Saturday dawned - the new month of May. I didn't expect to be scraping thick ice from my car windscreen in May but that's exactly what I had to do at 6am before heading Druridge for my fourth territory mapping visit.
As well as the cold start, a wintery shower passed through as I arrived, I sat in the car and let it pass. Once cleared, the sun came out and it was quite pleasant but there were dark clouds on the horizon.
The cold weather has blocked a few arrivals I think, other than Reed Warblers, of which there a few singing away in the small patch of Phragmites in the corner of the big pool, warbler numbers are pretty-much what they were seven days ago with the addition of an extra Grasshopper Warbler maybe.
There are three scarce breeding species at Druridge already this year:
I've already mentioned the Long-tailed Tits, they are now feeding young. One of the adults is ringed, almost certainly by us last Autumn. I can't remember the last breeding Lottis at Druridge.
There is also a male Song Thrush that has been singing his heart out for at least four weeks. I'm assuming that if he hadn't attracted a mate by now, he would've been off and that she is sitting on eggs somewhere. Again, I can't recall Song Thrush breeding at Druridge.
And thirdly, a new find. A pair of Great Tits gathering nesting material. Great Tit isn't an uncommon species on the patch, but not as a breeder. They are hole-nesters and the trees and bushes aren't really old enough to have developed holes yet. They have bred in boxes around the farm and in the buildings at High Chibburn before.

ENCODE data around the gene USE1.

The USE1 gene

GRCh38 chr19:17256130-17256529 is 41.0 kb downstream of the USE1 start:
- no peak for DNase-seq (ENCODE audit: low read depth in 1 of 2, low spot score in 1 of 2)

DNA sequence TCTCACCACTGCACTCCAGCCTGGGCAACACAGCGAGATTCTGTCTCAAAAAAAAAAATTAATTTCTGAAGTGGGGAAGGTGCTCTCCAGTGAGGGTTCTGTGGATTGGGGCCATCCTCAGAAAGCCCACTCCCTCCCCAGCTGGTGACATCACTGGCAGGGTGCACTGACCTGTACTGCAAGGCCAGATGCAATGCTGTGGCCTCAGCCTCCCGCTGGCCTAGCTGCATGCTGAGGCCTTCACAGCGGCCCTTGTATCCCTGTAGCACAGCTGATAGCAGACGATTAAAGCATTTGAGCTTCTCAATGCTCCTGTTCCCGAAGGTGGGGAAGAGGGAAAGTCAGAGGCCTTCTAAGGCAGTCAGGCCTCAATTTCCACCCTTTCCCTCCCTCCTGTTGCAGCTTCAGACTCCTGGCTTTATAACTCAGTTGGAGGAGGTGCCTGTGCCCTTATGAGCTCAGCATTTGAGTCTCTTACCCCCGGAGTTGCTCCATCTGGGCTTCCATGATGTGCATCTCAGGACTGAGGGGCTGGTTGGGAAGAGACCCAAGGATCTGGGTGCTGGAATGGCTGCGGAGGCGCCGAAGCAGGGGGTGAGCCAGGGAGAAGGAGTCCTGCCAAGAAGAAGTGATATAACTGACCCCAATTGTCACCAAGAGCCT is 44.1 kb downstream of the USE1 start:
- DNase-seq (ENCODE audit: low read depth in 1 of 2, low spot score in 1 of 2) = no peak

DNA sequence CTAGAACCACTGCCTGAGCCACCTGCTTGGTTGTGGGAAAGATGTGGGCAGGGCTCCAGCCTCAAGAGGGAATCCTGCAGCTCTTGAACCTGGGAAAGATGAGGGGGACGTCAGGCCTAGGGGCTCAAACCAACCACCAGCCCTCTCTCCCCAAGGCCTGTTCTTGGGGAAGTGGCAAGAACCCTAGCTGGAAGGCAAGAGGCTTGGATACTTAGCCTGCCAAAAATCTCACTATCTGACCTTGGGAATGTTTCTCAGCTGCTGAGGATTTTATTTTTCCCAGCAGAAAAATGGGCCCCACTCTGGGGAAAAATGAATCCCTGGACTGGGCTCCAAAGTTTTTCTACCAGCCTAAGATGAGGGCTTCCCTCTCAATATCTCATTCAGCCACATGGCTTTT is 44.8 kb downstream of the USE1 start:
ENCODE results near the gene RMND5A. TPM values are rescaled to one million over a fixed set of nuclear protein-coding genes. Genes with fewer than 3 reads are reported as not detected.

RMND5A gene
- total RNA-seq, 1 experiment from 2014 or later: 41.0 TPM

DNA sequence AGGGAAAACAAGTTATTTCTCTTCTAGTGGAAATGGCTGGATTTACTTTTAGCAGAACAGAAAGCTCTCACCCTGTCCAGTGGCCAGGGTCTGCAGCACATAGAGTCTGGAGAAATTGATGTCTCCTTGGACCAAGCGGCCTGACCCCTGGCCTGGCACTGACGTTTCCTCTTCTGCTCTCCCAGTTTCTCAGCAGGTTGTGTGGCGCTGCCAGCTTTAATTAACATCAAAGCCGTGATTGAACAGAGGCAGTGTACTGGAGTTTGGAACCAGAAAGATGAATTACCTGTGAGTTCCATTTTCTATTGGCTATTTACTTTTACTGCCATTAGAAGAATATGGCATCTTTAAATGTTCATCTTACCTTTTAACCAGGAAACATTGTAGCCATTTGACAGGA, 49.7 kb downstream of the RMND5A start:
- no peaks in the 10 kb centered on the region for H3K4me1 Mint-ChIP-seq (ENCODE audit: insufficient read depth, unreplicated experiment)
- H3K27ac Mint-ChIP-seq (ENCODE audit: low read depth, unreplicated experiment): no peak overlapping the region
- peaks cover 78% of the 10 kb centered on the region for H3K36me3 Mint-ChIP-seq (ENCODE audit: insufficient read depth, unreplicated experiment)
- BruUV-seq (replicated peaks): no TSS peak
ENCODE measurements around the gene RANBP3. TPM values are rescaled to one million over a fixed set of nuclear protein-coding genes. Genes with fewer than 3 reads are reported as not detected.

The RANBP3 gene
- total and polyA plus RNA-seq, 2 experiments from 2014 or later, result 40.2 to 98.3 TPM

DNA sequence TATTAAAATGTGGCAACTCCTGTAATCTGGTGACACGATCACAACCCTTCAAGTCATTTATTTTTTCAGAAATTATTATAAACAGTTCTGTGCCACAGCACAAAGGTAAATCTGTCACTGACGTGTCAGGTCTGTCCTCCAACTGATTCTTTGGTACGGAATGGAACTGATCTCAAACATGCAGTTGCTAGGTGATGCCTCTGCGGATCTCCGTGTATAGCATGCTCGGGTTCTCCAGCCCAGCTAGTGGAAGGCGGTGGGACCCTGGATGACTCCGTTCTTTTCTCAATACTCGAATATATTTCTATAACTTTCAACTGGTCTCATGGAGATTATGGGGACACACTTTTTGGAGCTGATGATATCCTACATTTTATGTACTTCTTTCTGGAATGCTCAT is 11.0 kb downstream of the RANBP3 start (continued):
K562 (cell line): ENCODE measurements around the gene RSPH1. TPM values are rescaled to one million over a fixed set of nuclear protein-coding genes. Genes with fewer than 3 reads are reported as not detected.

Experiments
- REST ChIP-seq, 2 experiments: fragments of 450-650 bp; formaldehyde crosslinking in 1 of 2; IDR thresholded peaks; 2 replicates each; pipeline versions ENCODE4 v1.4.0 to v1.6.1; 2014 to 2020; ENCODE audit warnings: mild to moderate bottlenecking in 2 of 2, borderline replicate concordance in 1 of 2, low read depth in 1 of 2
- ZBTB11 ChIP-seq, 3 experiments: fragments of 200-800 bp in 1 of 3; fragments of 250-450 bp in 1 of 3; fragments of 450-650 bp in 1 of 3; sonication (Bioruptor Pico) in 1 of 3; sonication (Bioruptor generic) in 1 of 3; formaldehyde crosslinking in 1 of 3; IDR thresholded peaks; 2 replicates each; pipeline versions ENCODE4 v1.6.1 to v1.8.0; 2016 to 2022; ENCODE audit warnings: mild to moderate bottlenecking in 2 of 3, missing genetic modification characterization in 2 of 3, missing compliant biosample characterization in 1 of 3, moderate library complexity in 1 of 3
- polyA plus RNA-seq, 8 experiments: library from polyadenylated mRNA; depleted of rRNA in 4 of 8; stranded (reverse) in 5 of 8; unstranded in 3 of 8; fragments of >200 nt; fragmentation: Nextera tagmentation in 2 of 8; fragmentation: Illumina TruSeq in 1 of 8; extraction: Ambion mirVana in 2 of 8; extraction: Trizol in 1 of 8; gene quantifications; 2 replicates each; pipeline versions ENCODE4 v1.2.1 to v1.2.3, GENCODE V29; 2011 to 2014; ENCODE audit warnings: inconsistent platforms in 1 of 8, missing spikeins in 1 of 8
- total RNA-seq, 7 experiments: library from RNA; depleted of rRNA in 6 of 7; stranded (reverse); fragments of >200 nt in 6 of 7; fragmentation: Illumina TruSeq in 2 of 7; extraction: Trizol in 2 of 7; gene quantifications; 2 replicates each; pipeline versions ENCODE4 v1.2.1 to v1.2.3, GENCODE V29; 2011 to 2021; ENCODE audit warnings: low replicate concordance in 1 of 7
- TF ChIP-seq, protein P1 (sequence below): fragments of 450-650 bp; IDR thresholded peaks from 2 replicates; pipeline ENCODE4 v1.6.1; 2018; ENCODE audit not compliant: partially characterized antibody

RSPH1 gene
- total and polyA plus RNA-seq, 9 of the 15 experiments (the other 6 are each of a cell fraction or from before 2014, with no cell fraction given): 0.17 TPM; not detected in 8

I think this shows that the narrow belt of scrub is maturing and attracting different species. Lesser-Whitethroat and Bullfinch both bred last year.
I managed to dodge the showers. The only new bird for the year was a single House Martin.
|Male Reed Bunting - common in the dunes|
|A white hen Pheasant - she's been around a while and is nesting in the middle of the grass field north of the big pool - I assume she thinks she is camouflaged?|
My second survey was the Breeding Waders of Wet Meadows Survey for BTO. It is all a bit odd, as the big pools is mapped as suitable (!!), but the field to the north, which is a wet(ish) meadow isn't. And then, most of East Chevington Reserve is included, again with no wet meadows.
|Female Stonechat along the Coal Road|
|Still about 20 Twite about in the dunes, with pink rumps on show!|
|A migrant - White Wagtail|
Anyhoo, I did what I could and found a my first Lapwing chicks of the year. As I write this, the rain is lashing down, it's blowing a gale and it's freezing. I wish them well!
Finally, this weekend is the City Nature Challenge. ERIC the local records centre is coordinating CNC for the North East of England again. I really enjoyed last years event and got stuck in, submitting lots of records (including my first ashy mining bees and the northernmost in England at the time). This year, a combination of chores and shocking weather has meant less records submitted from me. Others have done well though.